According to a statement in the Standard abridged from official re- turns, the number of crimes committed in Ireland in the year 1837 was 27,396; of which 722 were homicides. In the ten Northern counties, comprising one-third of the entire population, the number was 5,60a—t1e homicides being 111. These figures indicate s dreg; ful state of society, even in the comparatively civilized parts si Ireland.
In the Dublin Court of Chancery, on Monday, in the long.litigaseg case of " the Reverend Edward Denny v. Mr. Daniel Connell, fsep the usual decree to account was pronounced against the defendant. On Saturday, the case had been argued ; when Mr. Litton stated that the defendant, by his answer to the bill, admitted that 1231., the sum claimed by the plaintiff for tithe composition, was due, but declined paying ; and that the clergyman was willing to take a decree fur pay. ment of the admitted sum rather than submit to the further expellee and delay of a reference to the Master. Mr. Pigott, counsel for Mr. O'Connell, prayed for delay until Monday, that he might communicate with defendant's solicitor in the mean time. The Chancellor panted the postponement. On Monday, Mr. Litton appeared for the plain. tiff ; but there was no appearance for Mr. O'Connell, and Chancellor granted the decree. Perhaps an explanation of the course adopted by
Mr. O'Connell in this case is to be found in his last letter addressed " to the Protestants of Ireland," in which he announces, that he will at once set the example of paying off all his tithe arrears, waving for the present all legal objections.— Times Dublin Correspondent.
Lord Mulgrave has refused to grant the applications made to him to shorten the imprisonment of Mr. T. Martin, M.P. for Galway. The application came from Mr. Martin's constituents.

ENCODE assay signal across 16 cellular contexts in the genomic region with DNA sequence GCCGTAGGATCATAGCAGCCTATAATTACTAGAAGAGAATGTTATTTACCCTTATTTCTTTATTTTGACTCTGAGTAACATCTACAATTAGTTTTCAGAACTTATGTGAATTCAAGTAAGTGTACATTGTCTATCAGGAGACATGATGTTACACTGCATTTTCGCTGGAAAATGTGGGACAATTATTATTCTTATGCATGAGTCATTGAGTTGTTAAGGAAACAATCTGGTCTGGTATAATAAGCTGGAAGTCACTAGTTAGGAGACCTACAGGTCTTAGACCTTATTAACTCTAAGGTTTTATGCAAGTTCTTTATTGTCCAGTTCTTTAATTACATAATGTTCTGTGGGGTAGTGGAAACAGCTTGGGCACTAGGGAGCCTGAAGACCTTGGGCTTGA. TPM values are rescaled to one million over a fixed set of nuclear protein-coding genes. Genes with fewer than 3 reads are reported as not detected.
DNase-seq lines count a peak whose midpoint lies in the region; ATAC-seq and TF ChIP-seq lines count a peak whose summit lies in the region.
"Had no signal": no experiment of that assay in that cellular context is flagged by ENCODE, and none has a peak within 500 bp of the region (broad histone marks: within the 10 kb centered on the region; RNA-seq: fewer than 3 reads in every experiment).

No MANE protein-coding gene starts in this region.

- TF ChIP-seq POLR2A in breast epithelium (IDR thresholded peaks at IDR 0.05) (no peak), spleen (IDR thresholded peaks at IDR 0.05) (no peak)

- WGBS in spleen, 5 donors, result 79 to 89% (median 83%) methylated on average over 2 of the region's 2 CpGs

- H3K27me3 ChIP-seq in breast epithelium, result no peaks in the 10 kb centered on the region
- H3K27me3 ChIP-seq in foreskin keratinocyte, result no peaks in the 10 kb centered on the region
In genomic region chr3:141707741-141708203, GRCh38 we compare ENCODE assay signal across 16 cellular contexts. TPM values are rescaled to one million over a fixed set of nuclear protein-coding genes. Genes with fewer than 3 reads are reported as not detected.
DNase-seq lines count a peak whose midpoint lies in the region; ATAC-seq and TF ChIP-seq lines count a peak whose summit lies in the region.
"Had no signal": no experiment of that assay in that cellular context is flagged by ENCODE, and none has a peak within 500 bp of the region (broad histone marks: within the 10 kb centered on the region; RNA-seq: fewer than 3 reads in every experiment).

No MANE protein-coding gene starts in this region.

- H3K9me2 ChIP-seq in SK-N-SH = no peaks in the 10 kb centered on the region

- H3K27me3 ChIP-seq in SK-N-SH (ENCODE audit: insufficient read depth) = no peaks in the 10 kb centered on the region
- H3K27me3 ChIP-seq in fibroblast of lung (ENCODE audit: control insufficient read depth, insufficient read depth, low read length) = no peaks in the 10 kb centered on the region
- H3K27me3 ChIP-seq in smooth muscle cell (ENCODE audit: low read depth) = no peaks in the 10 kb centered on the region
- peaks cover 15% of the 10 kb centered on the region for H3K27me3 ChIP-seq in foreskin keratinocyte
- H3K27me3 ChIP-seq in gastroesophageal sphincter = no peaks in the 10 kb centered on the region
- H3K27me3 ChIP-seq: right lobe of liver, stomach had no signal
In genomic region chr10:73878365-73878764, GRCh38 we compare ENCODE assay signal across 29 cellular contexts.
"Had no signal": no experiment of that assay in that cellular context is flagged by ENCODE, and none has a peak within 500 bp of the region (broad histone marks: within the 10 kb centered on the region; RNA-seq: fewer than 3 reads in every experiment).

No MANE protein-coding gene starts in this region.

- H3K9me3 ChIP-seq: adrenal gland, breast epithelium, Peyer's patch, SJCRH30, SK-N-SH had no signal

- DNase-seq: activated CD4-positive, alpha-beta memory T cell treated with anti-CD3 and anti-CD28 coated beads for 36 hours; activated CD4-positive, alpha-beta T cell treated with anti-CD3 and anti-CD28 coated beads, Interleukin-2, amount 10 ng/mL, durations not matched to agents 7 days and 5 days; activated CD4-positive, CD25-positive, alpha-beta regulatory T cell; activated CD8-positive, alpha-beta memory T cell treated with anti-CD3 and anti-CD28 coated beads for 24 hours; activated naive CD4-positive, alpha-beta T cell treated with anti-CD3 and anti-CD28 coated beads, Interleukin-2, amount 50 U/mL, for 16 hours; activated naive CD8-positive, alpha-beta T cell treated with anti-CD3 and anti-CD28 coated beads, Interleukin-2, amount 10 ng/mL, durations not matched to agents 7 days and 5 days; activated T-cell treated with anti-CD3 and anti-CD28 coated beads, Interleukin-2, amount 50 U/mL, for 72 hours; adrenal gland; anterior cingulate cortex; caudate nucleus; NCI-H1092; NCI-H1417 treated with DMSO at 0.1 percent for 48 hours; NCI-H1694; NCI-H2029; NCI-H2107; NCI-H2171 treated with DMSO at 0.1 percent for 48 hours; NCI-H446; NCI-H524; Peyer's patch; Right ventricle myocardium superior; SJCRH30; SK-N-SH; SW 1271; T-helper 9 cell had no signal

The April meeting of the Curragh terminated on Saturday, it is said, in an open rupture between Earl Alulgrave and Earl !lewd]. The latter nobleman has said that be will never run a horse again at the Curragh while O'Alulgrave remains in Ireland ; and, further, that he is off the Irish turf altogether for the present. Another bitter quarrel took place between the Honourable Colonel We-terra and Mr. Tom Ferguson, the owner of the best horse at present in Ireland, Harkaway, On Thursday, according to a Turf Club rule, the hour of starting was postponed for half an hour, out of compliment to the Lord- Lieutenant. The run was for her Majesty's plate of 100 sovereigns; and it an thought Harkaway would walk over, as no horse on the Omagh can live with him. The Stewards ( Colonel Westenra and Earl Miltown) appeared at the starting-post ; and a horse of the gallant Colonel was started for the race ; and liarkaway, cantering at a distance, on his war to the post, he followed the other horse, arid ran in is clever second, notwithstanding the length of odds the other hot se had of him. Ferguson was deeply incensed at this "throw over ;" and, when he met the Colonel at the stand.house, he applied some epithets to bun and his brother Steward not fit for " ears polite " to hear. On consultation, it was agreed that Tom Ferguson should get the 100 sovereigns, on his withdrawing the offensive expressions ; which he did, and coolly pocketed the hundred. Ferguson with Ilarkaway won every stake worth having during the week ; and it is a remarkable fact, that the merit of this horse was discovered merely by accident. Ile drove hint for a considerable time as is hack, until one day, being at a loss fors trial horse, he put a boy on his back to give some young ones a gallop; and then it was ire found the hack was able to beat the best he had by five or six strides.—Moruing Post.